BOSTON, Mass – The United States Golf Association (USGA) has announced that The Country Club, in Brookline, Mass., will be the host site of four upcoming USGA championships: the 2030 U.S. Girls’ Junior, 2034 U.S. Amateur, 2038 U.S. Open and 2045 U.S. Women’s Open.
“We are thrilled to return to The Country Club and bring four exceptional championships to a venue with such rich history,” said John Bodenhamer, USGA chief championships officer. “This partnership with The Country Club gives juniors, amateurs and professionals alike the opportunity to vie for a USGA championship and etch their names in golfing history at one of the nation’s most iconic venues. We look forward to witnessing the incredible talent and passion that will be on display in the coming years.”
The Country Club has previously hosted 17 USGA championships, second-most among venues to Merion, with 18. When the U.S. Women’s Open comes to Brookline in 2045, it will mark the first time the women’s major championship will be held at The Country Club, which most recently hosted the U.S. Open in June of 2022. Matt Fitzpatrick claimed a one-stroke victory at the same course where he also triumphed in the U.S. Amateur nine years prior. The previous three U.S. Opens conducted at the club – all of which were decided in 18-hole playoffs – were in 1913 (won by Francis Ouimet, the first amateur to win the U.S. Open), 1963 (won by Julius Boros) and 1988 (won by Curtis Strange). The 2038 U.S. Open will be conducted on the 125th anniversary of Ouimet’s celebrated win.
“We are thrilled to extend our long, wonderful partnership with the USGA, and to continue giving people in the Town of Brookline and across New England a chance to see golf at its finest,” said Lyman Bullard, president of The Country Club. “From our first national championship, the 1902 U.S. Women’s Amateur, to our most recent, the 2022 U.S. Open, the club has embraced all levels of championship golf. And these four championships continue that tradition as men and women, both professional and amateur, will be crowned national champions.”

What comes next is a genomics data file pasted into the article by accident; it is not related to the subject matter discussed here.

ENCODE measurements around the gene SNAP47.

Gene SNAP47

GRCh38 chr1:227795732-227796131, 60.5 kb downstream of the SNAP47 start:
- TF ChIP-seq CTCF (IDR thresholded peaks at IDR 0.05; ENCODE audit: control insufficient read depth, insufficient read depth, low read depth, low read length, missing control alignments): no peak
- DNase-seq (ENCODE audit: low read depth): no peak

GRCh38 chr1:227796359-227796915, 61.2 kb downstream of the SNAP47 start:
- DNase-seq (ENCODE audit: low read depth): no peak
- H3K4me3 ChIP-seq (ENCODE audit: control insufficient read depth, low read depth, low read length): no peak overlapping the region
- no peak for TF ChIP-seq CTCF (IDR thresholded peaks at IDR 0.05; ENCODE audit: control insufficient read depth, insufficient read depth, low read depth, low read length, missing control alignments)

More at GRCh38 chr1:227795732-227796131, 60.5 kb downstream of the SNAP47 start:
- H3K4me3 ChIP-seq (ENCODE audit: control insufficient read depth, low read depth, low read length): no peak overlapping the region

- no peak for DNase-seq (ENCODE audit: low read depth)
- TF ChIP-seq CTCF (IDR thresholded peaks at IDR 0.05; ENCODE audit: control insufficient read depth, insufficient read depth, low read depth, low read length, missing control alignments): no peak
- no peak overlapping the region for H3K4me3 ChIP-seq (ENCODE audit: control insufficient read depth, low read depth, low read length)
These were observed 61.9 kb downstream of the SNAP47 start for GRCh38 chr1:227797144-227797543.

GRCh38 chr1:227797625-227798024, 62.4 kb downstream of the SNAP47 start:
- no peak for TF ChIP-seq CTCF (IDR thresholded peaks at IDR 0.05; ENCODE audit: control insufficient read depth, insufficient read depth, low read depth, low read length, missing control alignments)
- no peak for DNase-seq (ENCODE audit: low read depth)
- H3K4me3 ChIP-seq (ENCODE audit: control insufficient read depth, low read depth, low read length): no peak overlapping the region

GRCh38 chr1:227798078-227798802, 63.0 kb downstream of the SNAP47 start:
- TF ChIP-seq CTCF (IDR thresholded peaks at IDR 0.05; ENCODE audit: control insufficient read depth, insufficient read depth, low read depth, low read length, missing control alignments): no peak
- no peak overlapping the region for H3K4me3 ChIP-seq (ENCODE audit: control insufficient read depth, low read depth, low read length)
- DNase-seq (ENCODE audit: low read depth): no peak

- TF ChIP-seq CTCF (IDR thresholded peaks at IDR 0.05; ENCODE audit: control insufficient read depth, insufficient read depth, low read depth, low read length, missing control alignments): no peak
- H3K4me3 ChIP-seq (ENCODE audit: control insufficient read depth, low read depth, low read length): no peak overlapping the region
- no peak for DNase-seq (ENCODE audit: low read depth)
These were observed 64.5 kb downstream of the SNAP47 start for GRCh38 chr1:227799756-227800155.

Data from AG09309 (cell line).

Other USGA championships played at the club include six U.S. Amateurs (1910, 1922, 1934, 1957,1982 and 2013) as well as the 1902, 1941 and 1995 U.S. Women’s Amateurs, the 1932 and 1973 Walker Cup Matches, the 1953 U.S. Girls’ Junior and the 1968 U.S. Junior Amateur. Additionally, the club was the site of the 1999 Ryder Cup Matches, won by Team USA in a rousing final-day rally capped by Justin Leonard’s clinching putt.
The Country Club was founded in 1882 and is one of the five founding member clubs of the USGA. The course started as a horse racetrack and eventually became the iconic golf course it is today through the work of club members and various architects. A full 18 holes were completed in 1899 with an additional nine holes added to the property in 1927.Course updates and changes were completed by Rees Jones in preparation for the 1988 U.S. Open, and Gil Hanse led a restoration of the course in 2019. Today, the club has three nine-hole courses – the Clyde, the Squirrel and the Primrose – with the Clyde and Squirrel nines making up the main course. A composite course, named the ‘Open Course,’ was used for the 2022 U.S. Open that consisted of 15 holes from the main course and three holes from the Primrose.
The U.S. Women’s Open is one of 15 national championships conducted annually by the USGA. It is open to professional female golfers and amateur females with a Handicap Index® not exceeding 2.4. The championship was first conducted in 1946 and its winners include Babe Didrikson Zaharias, Betsy Rawls, Mickey Wright, Hollis Stacy, Annika Sorenstam, Se Ri Pak, Juli Inkster, Cristie Kerr and Inbee Park. Most recently, Allisen Corpuz claimed the 78th edition at Pebble Beach Golf Links by three strokes over Charley Hull and Jiyai Shin.
On the web: USGA.com